I caught your review on the last page about the PD170 vs the dvx 100. For weddings, why would you say the PD170 is better than the XL1s or XL2, and would you say it is a major difference or more personal preference?

Thanks so much. I'm now deciding about what set of camcorders ot stick with and it has been some tough research. -->>>


It's both. I personally prefer the design of the smaller form factor 170 and the color reproduction. The XL-1s produces image that are way too warm. You can even see this in color charts when they review cams. The XL-1s is more expensive and needs a bunch of add-ons to make it as usefull as the PD-170. It doesn't have XLR inputs...you have to shell out for an MA/300-500 and then you still going through a standard RCA into the camera. The zoom and focus motors make a great deal of noise on the XL-1s...enough to be heard when shooting in quieter environments...you then have to buy a mic isolator to aleviate that problem. Then there's the HUGE issue of low light performance. The XL-1s is terrible in low light- not only does it get grainy but the image becomes muddy and the colors start to oversaturate.

The 170 gives very neutral color response- ie Grey looks like neutral grey and not yellowish/reddish grey. The 170 has a fixed lense which is a disadvantage but it's fixed lense is better than the stock lense included with the XL-1s. The low light capability is incredible. Crank the gain up to 12db with no added noise. Colors don't oversaturate in darker environments. The 170 also has built in XLR inputs, and the ability to shoot DVcam. Lastly it also includes a w/a lense adapter....all for much less the price than the XL-1s.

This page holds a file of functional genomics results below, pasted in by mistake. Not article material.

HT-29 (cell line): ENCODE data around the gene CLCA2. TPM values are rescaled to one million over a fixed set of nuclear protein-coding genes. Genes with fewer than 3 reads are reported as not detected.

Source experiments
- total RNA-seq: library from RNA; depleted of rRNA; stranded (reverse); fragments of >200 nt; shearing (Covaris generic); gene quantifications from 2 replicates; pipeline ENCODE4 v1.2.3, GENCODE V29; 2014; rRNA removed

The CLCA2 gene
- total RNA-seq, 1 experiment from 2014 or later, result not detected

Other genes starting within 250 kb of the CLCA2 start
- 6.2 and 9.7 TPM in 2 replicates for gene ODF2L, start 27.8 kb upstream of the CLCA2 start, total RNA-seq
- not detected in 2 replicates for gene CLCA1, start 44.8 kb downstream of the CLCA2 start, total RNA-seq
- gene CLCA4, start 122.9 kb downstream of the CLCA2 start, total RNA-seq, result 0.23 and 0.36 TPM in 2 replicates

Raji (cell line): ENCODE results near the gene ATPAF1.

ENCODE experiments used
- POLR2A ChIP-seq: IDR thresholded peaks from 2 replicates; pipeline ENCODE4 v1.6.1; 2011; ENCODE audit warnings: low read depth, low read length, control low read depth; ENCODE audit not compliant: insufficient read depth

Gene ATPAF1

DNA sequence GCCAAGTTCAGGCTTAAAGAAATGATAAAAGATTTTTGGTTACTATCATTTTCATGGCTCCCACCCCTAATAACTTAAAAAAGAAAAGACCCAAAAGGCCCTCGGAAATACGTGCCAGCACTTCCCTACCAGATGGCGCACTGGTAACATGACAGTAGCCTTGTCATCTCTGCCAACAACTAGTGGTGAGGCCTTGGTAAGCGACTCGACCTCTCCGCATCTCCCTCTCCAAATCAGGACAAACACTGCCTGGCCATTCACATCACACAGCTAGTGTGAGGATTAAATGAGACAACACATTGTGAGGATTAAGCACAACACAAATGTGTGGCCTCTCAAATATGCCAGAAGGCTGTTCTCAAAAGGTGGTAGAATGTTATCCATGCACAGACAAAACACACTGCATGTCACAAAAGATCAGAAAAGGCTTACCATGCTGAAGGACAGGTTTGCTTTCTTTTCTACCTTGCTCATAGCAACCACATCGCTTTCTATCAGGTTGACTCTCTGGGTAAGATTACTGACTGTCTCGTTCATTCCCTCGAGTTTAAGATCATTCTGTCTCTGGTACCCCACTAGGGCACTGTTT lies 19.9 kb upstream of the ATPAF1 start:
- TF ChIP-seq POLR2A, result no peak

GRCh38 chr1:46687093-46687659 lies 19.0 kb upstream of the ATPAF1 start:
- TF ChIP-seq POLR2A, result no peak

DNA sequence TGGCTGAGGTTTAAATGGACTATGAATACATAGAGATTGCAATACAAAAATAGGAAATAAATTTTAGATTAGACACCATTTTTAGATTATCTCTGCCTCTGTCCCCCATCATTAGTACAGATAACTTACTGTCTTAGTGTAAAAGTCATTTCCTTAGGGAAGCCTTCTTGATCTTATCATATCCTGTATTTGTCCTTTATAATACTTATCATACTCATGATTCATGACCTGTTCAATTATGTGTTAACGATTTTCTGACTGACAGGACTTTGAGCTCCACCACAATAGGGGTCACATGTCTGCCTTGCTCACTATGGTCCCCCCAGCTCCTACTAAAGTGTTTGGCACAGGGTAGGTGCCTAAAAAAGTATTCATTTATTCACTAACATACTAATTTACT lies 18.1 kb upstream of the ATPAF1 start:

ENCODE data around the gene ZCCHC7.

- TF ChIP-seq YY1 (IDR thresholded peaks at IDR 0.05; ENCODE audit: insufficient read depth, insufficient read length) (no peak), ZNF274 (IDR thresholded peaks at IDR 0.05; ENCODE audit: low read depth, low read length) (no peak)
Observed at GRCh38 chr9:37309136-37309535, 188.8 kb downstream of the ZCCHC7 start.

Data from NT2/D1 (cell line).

I'm not saying this with any bias- I've shot with both- my first 2 years shooting wedding videography was with Canons (XL-1s and GL-1s). The Sonys are so much more fit for this genre.

I challenge you to find anyone that has shot with both and prefers the XL-1s. And I don't mean just picked up and played with, but actually shot several full jobs with both cams. There's a reason the PD and VX are the most popular cams for this genre.
Glen Elliott is offline   Reply With Quote
Old December 3rd, 2004, 11:13 AM   #23
Regular Crew
 
Join Date: Jan 2004
Location: Salt Lake City, Utah
Posts: 25
XL1 in low light

I shot my first wedding last weekend using an XL1, an XL1S and a third small Canon. Canons look red anyway and low church lights aggravate this. I was disappointed with the graininess of the 6-12 db gain I had to use. I don't shoot a lot of low light stuff- I prefer to light things. But churches don't let you do your own lighting in a lot of cases like this one. The Sonys are probably a better choice here.
Ken Schreiner is offline   Reply With Quote
Old December 3rd, 2004, 01:46 PM   #24
Wrangler
 
Join Date: Apr 2003
Location: Greenville, SC
Posts: 1,415
Ken, great post and I've had similar findings with the XL1s compared to the VX2000/PD150.

When you're at the mercy of an irrational bride or mother you just have to roll with the amount of light given. I have had some cam footage (Sony PDX10) that was a complete waste of tape.
Tommy Haupfear is offline   Reply With Quote
Old December 3rd, 2004, 02:20 PM   #25
Regular Crew
 
Join Date: Jan 2004
Location: Salt Lake City, Utah
Posts: 25
Oddly, my wife looked at the XL1 video and commented on how "warm" and "nice" it was. Which is exactly what Canon wants you to say! The light in the church was extremely orange and the rear camera was so far away I couldn't zoom close enough to get a good white balance so I left it on auto. I tweaked the heck out of the back camera's video in Premiere and got the color to match the other two but it wasn't fun or fast. You mentioned the oversaturation on XL1s in high gain. I experienced that as well. What also showed up was a tiny burn on the left side which I'd never seen before. The project will look fine but I sure learned a lot.
Ken Schreiner is offline   Reply
Reply

DV Info Net refers all where-to-buy and where-to-rent questions exclusively to these trusted full line dealers and rental houses...

Professional Video
(800) 833-4801
Portland, OR

B&H Photo Video
(866) 521-7381
New York, NY

Z.G.C.
(973) 335-4460
Mountain Lakes, NJ

Abel Cine Tech
(888) 700-4416
N.Y. NY & L.A. CA

Precision Camera
(800) 677-1023
Austin, TX

DV Info Net also encourages you to support local businesses and buy from an authorized dealer in your neighborhood.
  You are here: DV Info Net > Special Interest Areas > Wedding / Event Videography Techniques

Thread Tools Search this Thread
Search this Thread:

Advanced Search

 



Google
 

All times are GMT -6. The time now is 12:53 PM.


DV Info Net -- Real Names, Real People, Real Info!
1998-2017 The Digital Video Information Network